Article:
Ghost Ships of the Arctic: The discoveries and exploration of Sir John Franklin’s HMS Erebus and HMS Terror


This presentation will showcase the search efforts lead by Parks Canada’s Underwater Archaeology Team following the discovery of the wrecks Sir John Franklin's ships HMS Erebus and HMS Terror.

Start Date

11th Oct 2017 6:00pm

End Date

11th Oct 2017 7:30pm


Stanley Burbury Theatre, University Centre, Sandy Bay campus

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presented by

Marc-Andre Bernier

Marc-André Bernier

Head of Underwater Archaeology, Parks Canada

In 1845, Sir John Franklin and his men sailed from England on HMS Erebus and HMS Terror, hopeful to find the final link of the Northwest Passage. Both ships were abandoned in 1848, and it was believed that the crews walked to their deaths across the Arctic. In the decades that followed, search expeditions brought back relics, some written documents and numerous accounts from the Inuit giving some information on the grim fate of the Franklin Expedition crews. However, the recent discoveries of HMS Erebus in 2014 and of HMS Terror in 2016 re-open the interpretation of what happened to Franklin’s men as they tried to escape the Arctic. Both wrecks are extremely well-preserved in the cold waters of the Canadian Arctic, rising from the sea floor up to the upper-deck.

This presentation will showcase the search efforts lead by Parks Canada’s Underwater Archaeology Team and some of the findings following more than 250 hours of diving on the wrecks of HMS Erebus and HMS Terror in one of Canada’s most challenging environments.

About Marc-André Bernier

Marc-André Bernier is the Head of Parks Canada’s Underwater Archaeology team for which he has worked since 1990. With this organization, he has worked all over Canada in numerous National Parks, Marine Conservation Areas and National Historic Sites and has directed many notable projects including the excavation of the shipwreck of the Elizabeth and Mary, part of Sir William Phips’ fleet that besieged Quebec City in 1690, and the archaeological survey that led to the discovery of a World War II American plane in the St. Lawrence River. He was board Member of the Advisory Council for Underwater Archaeology of which he is the former Chair and a member of the International Committee on the Underwater Cultural Heritage. He has also participated in underwater archaeology projects in France, Mexico, Argentina, Uruguay, Columbia and the United States. More recently, the Underwater Archaeology team that he manages led the search for the missing ships from Sir John Franklin’s 1845 Expedition. He was of one the first archaeologists to dive on both HMS Erebus and HMS Terror after their discovery in the Canadian Arctic in 2014 and 2016 respectively.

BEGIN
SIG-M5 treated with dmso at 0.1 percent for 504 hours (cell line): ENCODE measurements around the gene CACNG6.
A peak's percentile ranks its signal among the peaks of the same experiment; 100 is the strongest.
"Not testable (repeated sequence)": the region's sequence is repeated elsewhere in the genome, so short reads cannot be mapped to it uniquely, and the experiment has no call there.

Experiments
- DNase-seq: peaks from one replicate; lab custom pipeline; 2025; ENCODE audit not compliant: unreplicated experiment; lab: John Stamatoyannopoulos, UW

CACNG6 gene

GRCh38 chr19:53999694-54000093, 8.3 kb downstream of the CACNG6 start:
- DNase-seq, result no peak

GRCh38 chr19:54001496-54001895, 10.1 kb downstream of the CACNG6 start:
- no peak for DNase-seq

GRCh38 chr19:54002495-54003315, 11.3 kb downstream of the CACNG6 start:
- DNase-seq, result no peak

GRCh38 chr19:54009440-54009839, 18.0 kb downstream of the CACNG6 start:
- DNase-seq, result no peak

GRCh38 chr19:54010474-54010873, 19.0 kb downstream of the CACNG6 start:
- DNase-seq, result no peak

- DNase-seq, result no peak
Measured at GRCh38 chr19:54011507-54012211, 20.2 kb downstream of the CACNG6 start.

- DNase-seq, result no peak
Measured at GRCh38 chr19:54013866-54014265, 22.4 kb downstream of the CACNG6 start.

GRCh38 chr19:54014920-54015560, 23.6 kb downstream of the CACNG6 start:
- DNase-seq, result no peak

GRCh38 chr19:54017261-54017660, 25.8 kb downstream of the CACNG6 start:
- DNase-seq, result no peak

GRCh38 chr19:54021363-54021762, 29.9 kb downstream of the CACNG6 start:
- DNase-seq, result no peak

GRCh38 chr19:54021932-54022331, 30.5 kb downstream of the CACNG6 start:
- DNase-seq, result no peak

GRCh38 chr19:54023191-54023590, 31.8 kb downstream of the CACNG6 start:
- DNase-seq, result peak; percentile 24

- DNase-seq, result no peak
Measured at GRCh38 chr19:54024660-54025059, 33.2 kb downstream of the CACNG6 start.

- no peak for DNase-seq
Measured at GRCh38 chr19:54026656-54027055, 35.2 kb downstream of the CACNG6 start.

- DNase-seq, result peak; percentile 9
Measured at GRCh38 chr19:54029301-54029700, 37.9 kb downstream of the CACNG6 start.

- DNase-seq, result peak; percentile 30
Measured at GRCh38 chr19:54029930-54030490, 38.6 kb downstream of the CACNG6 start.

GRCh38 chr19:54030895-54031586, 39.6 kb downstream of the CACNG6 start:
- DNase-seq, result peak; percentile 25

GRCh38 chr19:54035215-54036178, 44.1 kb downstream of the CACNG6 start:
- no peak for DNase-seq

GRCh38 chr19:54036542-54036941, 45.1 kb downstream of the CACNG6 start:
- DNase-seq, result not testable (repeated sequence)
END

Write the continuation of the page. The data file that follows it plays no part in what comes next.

Presented in partnership with the
Canadian High Commission,  
The Royal Society of Tasmania and the
Tasmanian Museum & Art Gallery.

The Royal Society of Tasmania TMAG

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